Tart, red cranberries contain polyphenols with anti-bacterial properties, which reduce risk of urinary tract infections. Whole cranberries also have anti-cancer properties and provide antioxidants. This berry promotes a healthy cardiovascular system and digestive tract because it reduces the inflammation that is associated with disease.
Tip: Chop fresh cranberries in a food processor, and add them to salads and cereals for tart flavor and extra crunch.
A snack helps you push through a tough workout, but eat the wrong thing and you may have to check out of the gym early. Everyone is different, so determining the best foods and the best time to eat them is a learning process. These tips will help you pick the right snack whether you exercise morning, noon, or night.
Before Your Workout
The Mayo Clinic suggests that large meals be eaten at least 3 to 4 hours before a workout, small meals 2 to 3 hours before, and small snacks about 1 hour before. Choose foods that are balanced in carbohydrate and protein, and low in fat and fiber. Each person tolerates fat and fiber differently so experiment with food options to find what works best for you.
½ of an English muffin topped with 2 scrambled egg whites. (94 calories)
½ cup of cherry tomatoes with a ½ cup of low fat cottage cheese. (112 calories)
1/4 cup of oatmeal prepared with water and mashed with a ½ of a banana, and a sprinkle of cinnamon. (135 calories)
20 mini pretzels with 2 tablespoons of hummus. (156 calories)
2 slices of unsweetened dried mango and 2 tablespoons of shelled pumpkin seeds. (140 calories)
1/4 cup of low-fat vanilla Greek yogurt topped with a ¼ cup of brown puffed rice cereal, and a ¼ cup of blueberries. (118 calories)
After Your Workout
Eat within two hours of finishing a hard workout to replenish muscle glycogen stores. Depending on the time of day you exercise, this may be a full meal, or it might be a small snack that gets you through to lunch or dinner. Choose foods that are balanced in protein and carbohydrate, but add more heart-healthy fat and fiber during your recovery. Also, include foods with high water content such as fruits and vegetables for rehydration.
A smoothie made with 1 cup of low fat milk, a ¼ cup of vanilla Greek yogurt, a ½ cup of frozen blackberries, a ½ cup of kale leaves, and 1 teaspoon of honey. (286 calories)
3 tablespoons of plain Greek yogurt mixed with 1 tablespoon of almond butter and 1 teaspoon of honey, with 1 cup of red grapes for dipping. (219 calories)
A wrap with 1 whole wheat tortilla, 2 tablespoons of mashed avocado, 2 slices of smoked turkey, ¼ cup of shredded romaine lettuce, and 2 teaspoons of spicy brown mustard. (232 calories)
1/2 cup of chopped tomatoes mixed with 2 tablespoons of diced olives, a ½ cup of white cannellini beans, a ½ tablespoon of extra virgin olive oil, 1 teaspoon of lemon juice, and two chopped basil leaves. (212 calories)
1 cup of prepared black bean soup, and 1 piece of whole wheat bread topped with avocado spread (2 tablespoons of smashed avocado mixed with 1 tablespoon of prepared salsa). (270 calories)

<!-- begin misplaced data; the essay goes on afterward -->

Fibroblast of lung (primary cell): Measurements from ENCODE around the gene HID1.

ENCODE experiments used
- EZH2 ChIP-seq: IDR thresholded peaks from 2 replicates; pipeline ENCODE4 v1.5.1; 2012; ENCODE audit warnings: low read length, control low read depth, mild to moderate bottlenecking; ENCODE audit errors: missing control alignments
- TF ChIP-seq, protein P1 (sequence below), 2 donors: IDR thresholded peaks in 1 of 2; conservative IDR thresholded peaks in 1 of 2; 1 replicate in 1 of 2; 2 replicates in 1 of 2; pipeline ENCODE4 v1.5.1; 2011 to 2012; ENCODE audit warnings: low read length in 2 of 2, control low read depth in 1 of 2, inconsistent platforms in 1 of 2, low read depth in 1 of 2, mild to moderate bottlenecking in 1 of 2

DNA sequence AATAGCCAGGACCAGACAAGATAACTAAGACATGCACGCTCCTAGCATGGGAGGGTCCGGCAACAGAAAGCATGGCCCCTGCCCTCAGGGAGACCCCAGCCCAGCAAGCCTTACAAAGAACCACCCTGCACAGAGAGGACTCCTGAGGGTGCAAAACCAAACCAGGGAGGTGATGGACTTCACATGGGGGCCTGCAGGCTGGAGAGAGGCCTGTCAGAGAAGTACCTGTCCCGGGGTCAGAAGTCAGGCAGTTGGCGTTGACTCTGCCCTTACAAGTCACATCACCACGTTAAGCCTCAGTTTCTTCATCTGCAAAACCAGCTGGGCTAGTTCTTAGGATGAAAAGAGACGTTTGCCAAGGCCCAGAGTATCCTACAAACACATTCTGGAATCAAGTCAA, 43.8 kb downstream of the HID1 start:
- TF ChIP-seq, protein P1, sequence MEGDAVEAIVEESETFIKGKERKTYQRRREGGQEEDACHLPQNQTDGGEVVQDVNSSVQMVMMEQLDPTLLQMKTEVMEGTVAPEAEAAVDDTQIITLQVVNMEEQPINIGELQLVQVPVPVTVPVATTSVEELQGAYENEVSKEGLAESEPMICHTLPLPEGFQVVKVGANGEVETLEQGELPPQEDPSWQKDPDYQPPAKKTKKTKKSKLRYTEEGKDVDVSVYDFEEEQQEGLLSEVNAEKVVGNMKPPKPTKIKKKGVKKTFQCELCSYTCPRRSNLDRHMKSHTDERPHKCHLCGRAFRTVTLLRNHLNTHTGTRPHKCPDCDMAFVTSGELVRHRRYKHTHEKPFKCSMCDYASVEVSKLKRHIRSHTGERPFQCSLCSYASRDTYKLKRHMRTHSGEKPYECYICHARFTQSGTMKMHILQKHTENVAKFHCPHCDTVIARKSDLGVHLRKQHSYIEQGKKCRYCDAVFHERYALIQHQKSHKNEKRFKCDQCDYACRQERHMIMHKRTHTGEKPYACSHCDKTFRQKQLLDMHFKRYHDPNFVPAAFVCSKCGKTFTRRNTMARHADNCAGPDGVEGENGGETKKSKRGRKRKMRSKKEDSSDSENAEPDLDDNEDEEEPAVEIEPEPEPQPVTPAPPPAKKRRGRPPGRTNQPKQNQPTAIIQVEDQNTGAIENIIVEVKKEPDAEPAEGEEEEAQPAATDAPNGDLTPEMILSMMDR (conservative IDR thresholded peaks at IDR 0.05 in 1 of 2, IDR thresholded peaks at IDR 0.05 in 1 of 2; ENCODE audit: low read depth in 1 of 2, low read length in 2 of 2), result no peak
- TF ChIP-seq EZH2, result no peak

1 cup of chopped, grilled summer squash drizzled with 1 teaspoon of olive oil and 2 ounces of chopped, cooked chicken over ½ cup of whole wheat pasta. (302 calories)
As long as you stay within your daily caloric requirement, a bedtime snack will not ruin your efforts to lose weight. If you eat an early dinner, and can’t stomach a snack before a morning workout, a snack before bedtime can be beneficial. Be sure to keep it light so that it doesn’t disrupt your sleep.
1 sliced banana drizzled with 1 tablespoon of natural peanut butter that has been heated for 20-30 seconds in the microwave. (215 calories)
1/4 cup of dried tart cherries and a ½ ounce of raw walnuts. (220 calories)
Hot chocolate made with 1 cup low fat milk, 1 tablespoon of unsweetened cocoa powder, and 1 teaspoon of sugar. (144 calories)
Replacing high-sugar soft drinks with low-calorie beverages is an easy dietary change that can impact your health in a big way. A 12-ounce soda contains 9 to 12 teaspoons of sugar. Extra-large drinks with nearly 48 ounces of soda contain 36 to 48 teaspoons of sugar. They also have 600 or more calories! It is easy to consume one-third to one-half of the calories your body needs on a daily basis through soft drinks alone. Choosing a lower calorie option will help you maintain a healthy weight.
One characteristic of soda that many people enjoy are the bubbles and fizz that come from carbonation. You don't have to give this up. There are many drinks that will satisfy your craving without the excess calories and sugar, or artificial sweeteners.
Carbonated waters come plain or lightly flavored with fruit essence, such as citrus or raspberry. Be sure to read labels and check for added sugar, artificial flavors, and sweeteners.
Reduce your use of plastic bottles, and purchase a home carbonator unit that allows you to carbonate water from your tap. This is an economical and environmentally friendly way to enjoy carbonated drinks. Add a slice of citrus fruit, or fruit essence flavors that can be purchased with the unit.
Spritzers are a great way to add variety. Mix one half carbonated water with one half fruit juice. Experiment with orange, grape, pineapple, grapefruit, and cranberry juices until you find a satisfying combination. Spritzers contain vitamins and half the calories compared to soda.
Juice mixed with shaved ice is another delicious option. There are many different snow cone makers and ice shavers available. Food processors and blenders can also pulverize ice cubes.
Tea is a good option if you are after a drink to quench your thirst, and do not want the carbonation. There are many varieties ranging from caffeine-free herbal teas to green and black teas. Enhance the flavor with a twist of lemon and mint leaves.
Creating a more exciting drink will make breaking the habit easier. Throw out the paper cups and treat yourself to a new set of brightly colored tumblers or elegant drinking glasses to celebrate your healthier drinks. You'll find it is much more satisfying to indulge in a nicely prepared drink than it is to pop open a sugary drink from a can.